• Billing Medicaid for unnecessary medical services
  • Overbilling for services performed, such as:
    • Northrop Grumman’s $27.45 million settlement for overstating the number of labor hours its employees worked on two Air Force contracts by individuals stationed in the Middle East.
  • Providing defective products, such as:
    • Sapa Profiles Inc.’s $34.6 million settlement to resolve claims that it falsified thousands of certifications after altering the results of tensile tests designed to ensure the consistency and reliability of aluminum.
  • Falsifying admission criteria and regularly diagnosing patients with “disuse myopathy,” an invented medical term meaning generalized weakness, in order to qualify for higher levels of reimbursement as an Independent Rehabilitation Facility (IRF).
    • Encompass Health paid $48 million to resolve allegations that some of its IRFs provided inaccurate information to Medicare to maintain their status as an IRF and to earn a higher rate of reimbursement and that some admissions to its IRFs were not medically necessary.
  • Creating a fraudulent joint venture to secure government contracts that are set aside for businesses that participate in the Service-Disabled Veteran-Owned Small Business program.
    • In 2019, A&D General Contracting agreed to pay approximately $3.2 million for fraudulently obtaining over $11 million in government contracts which had been set aside for service-disabled veteran-owned small businesses.
  • Violating the federal Anti-Kickback Statute and the FCA by billing millions of dollars for unlawfully forcing patients to endure 72-hour hospital stays for observation and mental illness treatment against their will.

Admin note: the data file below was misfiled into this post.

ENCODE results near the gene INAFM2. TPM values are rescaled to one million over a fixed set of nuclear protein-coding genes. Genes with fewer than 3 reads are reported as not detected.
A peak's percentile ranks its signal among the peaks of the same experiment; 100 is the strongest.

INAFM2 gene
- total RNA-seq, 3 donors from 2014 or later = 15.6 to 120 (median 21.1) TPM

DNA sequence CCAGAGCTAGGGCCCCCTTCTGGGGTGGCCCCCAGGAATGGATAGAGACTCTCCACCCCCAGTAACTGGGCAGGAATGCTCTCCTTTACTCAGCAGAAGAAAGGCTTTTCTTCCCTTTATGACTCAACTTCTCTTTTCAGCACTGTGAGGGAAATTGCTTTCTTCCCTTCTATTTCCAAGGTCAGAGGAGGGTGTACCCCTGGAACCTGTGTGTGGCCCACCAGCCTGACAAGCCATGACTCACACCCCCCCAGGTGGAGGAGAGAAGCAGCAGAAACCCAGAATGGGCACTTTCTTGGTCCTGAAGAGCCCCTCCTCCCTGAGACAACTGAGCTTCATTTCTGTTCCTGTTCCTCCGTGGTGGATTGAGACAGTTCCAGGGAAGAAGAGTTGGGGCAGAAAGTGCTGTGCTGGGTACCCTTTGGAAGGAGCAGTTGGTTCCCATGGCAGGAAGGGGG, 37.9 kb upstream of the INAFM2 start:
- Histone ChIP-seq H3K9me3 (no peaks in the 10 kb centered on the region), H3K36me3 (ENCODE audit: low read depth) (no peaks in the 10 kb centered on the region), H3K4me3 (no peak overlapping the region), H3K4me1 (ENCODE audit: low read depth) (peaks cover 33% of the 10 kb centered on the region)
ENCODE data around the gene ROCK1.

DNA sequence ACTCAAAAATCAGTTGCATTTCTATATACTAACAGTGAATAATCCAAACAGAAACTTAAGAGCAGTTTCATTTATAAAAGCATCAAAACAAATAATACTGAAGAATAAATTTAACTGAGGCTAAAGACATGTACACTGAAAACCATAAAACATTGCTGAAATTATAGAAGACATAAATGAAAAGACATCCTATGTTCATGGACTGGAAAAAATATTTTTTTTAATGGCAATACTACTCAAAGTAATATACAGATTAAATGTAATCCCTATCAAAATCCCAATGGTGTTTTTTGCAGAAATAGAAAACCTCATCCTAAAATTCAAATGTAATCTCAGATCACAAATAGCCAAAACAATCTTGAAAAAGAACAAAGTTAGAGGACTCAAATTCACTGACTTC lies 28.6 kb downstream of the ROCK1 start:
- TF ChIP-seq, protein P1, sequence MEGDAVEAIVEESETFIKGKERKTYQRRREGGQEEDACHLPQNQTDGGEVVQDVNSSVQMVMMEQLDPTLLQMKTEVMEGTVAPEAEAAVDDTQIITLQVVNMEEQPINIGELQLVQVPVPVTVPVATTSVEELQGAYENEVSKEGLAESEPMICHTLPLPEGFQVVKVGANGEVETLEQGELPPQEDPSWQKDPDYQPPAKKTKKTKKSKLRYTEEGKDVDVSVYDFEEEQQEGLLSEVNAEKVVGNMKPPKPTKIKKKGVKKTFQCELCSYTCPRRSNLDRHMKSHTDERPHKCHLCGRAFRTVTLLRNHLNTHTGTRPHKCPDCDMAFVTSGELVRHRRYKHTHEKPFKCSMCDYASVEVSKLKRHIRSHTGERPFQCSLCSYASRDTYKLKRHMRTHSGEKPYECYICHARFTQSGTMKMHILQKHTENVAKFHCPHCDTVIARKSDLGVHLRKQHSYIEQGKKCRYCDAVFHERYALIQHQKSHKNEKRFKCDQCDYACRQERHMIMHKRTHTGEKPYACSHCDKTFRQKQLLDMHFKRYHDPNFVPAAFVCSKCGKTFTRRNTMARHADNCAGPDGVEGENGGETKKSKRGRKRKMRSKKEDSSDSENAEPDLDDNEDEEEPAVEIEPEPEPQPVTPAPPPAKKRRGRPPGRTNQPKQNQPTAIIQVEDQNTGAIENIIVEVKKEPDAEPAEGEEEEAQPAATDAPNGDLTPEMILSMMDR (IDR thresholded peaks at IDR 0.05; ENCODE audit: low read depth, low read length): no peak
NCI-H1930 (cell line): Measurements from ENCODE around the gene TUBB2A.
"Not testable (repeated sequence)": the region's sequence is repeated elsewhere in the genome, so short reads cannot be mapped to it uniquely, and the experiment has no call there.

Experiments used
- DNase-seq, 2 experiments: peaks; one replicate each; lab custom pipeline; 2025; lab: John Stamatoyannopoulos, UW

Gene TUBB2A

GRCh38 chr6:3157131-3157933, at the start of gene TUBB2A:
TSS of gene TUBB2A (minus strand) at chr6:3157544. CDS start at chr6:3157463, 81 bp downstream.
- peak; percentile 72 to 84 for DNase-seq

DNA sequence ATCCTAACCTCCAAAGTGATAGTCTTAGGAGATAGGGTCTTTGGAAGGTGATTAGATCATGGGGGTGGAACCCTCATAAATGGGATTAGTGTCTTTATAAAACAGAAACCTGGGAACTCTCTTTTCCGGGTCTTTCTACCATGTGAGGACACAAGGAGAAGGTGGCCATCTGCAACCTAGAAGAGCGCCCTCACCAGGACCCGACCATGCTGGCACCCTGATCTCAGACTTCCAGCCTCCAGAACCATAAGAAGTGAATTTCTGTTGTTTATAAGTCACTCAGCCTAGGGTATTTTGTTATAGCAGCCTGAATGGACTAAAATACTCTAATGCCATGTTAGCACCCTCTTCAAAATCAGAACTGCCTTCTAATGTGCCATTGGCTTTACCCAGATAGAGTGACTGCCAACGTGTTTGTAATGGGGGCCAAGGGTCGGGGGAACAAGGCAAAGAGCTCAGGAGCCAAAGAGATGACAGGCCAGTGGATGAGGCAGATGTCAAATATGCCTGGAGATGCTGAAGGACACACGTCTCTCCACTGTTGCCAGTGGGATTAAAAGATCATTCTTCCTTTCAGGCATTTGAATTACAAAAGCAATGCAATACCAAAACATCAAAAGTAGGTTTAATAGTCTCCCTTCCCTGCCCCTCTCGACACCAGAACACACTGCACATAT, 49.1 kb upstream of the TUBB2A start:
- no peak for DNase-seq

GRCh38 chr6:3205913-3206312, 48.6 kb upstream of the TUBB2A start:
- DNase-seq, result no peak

• Pacific Health Corp. paid $16.5 million to settle claims that it doled out kickbacks for referrals of homeless patients and provided them with unnecessary treatments.
  • Making improper payments to doctors to get them to write prescriptions for two Teva products.
    • In 2020, Teva agreed to pay $54M to settle a qui tam case alleging that it paid doctors speaker fees and pricey to prescribe multiple sclerosis drug Copaxone and Parkinson’s disease drug Azilect.
  • Paying doctors and kickbacks or financial incentives to get patient referrals.
    • In 2020, Agnesian HealthCare paid $10M to settle a qui tam case alleging that its compensation plan for doctors violated the Stark Law, the Anti-Kickback Statute, the federal False Claims Act and the Wisconsin False Claims by rewarding and offering incentives to its network of affiliated doctors to refer Medicare and Medicaid patients exclusively to Agnesian doctors and facilities.
  • Upcoding in the form of billing for 14,000-level tissue transfers, which should have been billed as lower-level wound repairs.
  • Making misrepresentations regarding certified cost or pricing data in violation of federal procurement laws and regulations. See 10 U.S.C. 2306a; 41 U.S.C. Chapter 35; FAR 15.403-4 and 15.403-5.

The False Claims Act Protects Whistleblowers from Retaliation

The False Claims Act (“FCA”) protects employees, contractors, and agents who engage in protected activity from retaliation in the form of their being “discharged, demoted, suspended, threatened, harassed, or in any other manner discriminated against in the terms and conditions of employment.” 31 U.S.C. § 3730(h)(1).